“Isn’t it beautiful,” I sighed, looking out at this scene from my table at Hotel Molokai‘s open-air restaurant, Hula Shores. My dining companion, a local, gave me a funny look, and agreed — in a way that made me realize she was just being polite.
Jaded, I thought, she sees this scene all the time.
I was wrong. The photos that follow were taken in the next 56 minutes, although things really started happening in the last ten minutes. I didn’t edit them at all — there are a few things I’d like to do with them in terms of composition — but the point I’m making here is about the color.
Everyone knows that Hawaii’s got some spectacular sunsets; fewer know why.
Conventional wisdom holds that spectacular sunsets come from air pollution, which isn’t really true. For the most brilliant colors, you need clean air. (You can prove this to yourself if you take off in an airplane at sunset on a hazy day — compare the colors you see from the ground, where polluted air tends to hang, to what you see at cruising altitude.) You also want a certain amount of moisture in the atmosphere to produce light scattering clouds, a cirrus and altocumulus are best.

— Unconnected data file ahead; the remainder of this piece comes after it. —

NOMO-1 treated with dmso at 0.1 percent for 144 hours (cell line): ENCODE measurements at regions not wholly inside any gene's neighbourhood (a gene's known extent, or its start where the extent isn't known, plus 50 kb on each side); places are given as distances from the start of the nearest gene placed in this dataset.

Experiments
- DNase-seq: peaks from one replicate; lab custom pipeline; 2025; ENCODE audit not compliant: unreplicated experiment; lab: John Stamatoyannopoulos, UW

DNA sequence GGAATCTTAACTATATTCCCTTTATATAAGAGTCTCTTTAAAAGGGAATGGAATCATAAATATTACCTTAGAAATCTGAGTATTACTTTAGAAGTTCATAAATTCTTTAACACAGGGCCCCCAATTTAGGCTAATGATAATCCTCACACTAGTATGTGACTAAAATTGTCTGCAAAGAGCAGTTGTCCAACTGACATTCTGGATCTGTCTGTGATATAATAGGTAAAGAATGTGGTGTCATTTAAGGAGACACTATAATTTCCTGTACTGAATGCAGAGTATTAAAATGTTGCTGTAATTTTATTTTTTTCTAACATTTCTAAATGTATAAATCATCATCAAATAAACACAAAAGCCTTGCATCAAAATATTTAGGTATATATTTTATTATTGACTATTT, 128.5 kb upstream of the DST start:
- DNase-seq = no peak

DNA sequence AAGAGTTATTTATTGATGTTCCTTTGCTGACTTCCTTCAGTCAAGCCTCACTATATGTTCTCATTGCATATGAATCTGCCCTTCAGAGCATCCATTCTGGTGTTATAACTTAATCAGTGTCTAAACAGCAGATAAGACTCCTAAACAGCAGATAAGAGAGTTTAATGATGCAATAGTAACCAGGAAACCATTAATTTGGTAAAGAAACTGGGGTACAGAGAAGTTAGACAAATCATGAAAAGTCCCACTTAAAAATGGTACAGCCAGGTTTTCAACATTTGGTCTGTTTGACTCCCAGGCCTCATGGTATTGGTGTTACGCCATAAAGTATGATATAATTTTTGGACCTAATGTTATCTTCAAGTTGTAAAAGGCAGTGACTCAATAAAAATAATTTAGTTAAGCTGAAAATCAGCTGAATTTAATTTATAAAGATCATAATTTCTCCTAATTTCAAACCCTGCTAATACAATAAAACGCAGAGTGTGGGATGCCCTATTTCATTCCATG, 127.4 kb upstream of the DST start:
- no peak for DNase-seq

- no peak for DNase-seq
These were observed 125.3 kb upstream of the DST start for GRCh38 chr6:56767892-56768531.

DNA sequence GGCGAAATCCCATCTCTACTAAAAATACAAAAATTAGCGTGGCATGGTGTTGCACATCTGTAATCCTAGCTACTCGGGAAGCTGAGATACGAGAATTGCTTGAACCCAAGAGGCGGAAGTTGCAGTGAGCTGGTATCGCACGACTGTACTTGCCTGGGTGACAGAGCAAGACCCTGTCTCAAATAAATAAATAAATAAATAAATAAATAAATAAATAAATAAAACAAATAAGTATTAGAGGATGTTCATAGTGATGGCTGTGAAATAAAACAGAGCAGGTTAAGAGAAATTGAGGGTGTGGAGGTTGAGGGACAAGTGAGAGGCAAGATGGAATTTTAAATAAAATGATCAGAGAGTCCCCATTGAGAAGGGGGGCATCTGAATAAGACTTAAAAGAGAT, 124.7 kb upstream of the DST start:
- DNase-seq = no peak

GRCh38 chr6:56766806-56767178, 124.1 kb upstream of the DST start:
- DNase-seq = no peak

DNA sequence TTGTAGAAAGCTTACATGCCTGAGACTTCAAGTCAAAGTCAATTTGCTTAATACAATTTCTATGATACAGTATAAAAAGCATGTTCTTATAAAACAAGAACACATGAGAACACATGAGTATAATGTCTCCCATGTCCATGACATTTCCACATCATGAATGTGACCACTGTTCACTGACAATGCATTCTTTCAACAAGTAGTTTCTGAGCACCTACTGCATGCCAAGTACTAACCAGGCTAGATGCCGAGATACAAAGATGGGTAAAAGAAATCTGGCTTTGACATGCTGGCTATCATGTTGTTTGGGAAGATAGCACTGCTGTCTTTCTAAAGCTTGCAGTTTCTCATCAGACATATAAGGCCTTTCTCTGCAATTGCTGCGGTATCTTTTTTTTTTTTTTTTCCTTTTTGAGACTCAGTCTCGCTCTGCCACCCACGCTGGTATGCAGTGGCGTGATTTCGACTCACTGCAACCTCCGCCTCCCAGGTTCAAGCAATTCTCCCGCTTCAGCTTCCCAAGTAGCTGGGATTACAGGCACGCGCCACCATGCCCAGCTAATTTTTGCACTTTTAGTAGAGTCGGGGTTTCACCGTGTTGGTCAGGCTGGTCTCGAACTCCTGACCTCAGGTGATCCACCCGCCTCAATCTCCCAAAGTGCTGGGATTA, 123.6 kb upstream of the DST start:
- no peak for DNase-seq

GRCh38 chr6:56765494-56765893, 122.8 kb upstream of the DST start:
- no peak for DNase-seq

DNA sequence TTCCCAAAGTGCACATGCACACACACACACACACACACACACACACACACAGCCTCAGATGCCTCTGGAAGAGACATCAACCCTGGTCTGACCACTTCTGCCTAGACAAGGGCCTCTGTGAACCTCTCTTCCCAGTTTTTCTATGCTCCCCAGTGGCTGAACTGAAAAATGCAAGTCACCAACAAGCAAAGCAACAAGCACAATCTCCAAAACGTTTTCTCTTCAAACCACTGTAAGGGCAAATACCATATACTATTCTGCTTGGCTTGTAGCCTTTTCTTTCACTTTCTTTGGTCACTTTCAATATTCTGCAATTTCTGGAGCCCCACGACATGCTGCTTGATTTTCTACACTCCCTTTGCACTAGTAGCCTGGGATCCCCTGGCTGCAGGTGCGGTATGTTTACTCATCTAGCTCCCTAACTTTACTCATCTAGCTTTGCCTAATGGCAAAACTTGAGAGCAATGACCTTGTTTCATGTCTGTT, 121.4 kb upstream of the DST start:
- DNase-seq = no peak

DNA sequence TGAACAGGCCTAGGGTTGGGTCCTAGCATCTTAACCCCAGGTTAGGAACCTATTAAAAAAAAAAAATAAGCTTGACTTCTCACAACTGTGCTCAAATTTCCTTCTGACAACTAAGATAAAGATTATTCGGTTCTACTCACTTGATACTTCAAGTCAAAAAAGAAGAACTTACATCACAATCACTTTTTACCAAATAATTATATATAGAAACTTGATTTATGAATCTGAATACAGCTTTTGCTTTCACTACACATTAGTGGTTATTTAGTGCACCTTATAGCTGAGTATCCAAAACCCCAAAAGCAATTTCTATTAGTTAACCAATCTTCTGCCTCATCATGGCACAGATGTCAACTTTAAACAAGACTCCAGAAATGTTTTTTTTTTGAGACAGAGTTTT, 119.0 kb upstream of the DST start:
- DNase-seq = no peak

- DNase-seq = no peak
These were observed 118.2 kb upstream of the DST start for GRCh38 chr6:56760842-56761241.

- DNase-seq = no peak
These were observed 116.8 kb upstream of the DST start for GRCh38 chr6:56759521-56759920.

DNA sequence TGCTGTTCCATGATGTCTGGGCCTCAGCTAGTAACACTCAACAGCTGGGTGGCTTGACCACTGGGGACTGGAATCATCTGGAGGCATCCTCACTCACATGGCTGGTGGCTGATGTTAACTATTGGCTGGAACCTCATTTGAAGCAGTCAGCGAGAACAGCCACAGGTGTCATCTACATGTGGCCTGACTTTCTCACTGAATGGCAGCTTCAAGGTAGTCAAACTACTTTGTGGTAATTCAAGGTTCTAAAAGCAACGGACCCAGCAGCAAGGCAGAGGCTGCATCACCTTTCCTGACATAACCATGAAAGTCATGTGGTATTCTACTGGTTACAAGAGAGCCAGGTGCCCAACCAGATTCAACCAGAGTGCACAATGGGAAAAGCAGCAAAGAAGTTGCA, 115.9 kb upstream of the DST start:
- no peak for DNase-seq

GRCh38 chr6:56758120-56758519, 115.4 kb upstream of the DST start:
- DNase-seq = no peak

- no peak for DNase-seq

The exception to the clean air rule is volcanic ash, which Hawaii’s also got — but only at high altitude. That’s what produces a “volcanic twighlight”, about 15 minutes after sunset — also known as an afterglow.
Read more about how to make a beautiful sunset here. But first look at what happened to this already lovely sky:
48 minutes later:
Four minutes after that:
And two minutes later:
Previously: Why tropical waters are so damned blue.
Alison J. Stein
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